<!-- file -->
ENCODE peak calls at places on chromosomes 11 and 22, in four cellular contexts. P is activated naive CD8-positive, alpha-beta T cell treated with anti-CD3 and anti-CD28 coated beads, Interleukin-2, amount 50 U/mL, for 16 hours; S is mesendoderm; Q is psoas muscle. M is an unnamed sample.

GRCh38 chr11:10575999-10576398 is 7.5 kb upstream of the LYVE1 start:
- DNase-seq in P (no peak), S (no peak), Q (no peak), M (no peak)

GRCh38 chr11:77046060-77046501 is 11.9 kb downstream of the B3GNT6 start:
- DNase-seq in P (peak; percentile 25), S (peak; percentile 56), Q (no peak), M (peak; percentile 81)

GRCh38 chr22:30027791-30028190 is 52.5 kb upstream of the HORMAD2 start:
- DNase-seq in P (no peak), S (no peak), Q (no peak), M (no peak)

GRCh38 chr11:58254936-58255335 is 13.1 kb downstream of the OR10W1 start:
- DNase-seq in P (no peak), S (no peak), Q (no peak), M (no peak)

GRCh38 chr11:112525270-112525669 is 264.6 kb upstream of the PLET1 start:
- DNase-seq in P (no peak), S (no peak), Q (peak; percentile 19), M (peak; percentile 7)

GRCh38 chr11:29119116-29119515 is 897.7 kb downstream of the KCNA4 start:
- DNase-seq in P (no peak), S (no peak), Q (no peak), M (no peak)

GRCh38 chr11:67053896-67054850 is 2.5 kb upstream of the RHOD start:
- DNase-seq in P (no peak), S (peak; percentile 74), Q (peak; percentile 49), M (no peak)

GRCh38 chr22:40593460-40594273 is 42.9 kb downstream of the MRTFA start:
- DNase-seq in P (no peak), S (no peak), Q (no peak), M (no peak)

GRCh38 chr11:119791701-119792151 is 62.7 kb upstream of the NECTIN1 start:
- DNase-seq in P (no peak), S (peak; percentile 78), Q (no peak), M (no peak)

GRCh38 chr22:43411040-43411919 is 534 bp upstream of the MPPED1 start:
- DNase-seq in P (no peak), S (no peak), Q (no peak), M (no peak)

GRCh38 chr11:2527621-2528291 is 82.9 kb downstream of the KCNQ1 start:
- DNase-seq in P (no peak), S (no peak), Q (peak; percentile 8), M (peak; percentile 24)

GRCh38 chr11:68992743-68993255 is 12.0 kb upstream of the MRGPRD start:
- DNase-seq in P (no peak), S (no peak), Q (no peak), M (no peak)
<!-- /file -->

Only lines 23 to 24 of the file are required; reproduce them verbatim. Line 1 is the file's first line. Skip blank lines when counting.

- DNase-seq in P (no peak), S (no peak), Q (peak; percentile 8), M (peak; percentile 24)

GRCh38 chr11:68992743-68993255 is 12.0 kb upstream of the MRGPRD start: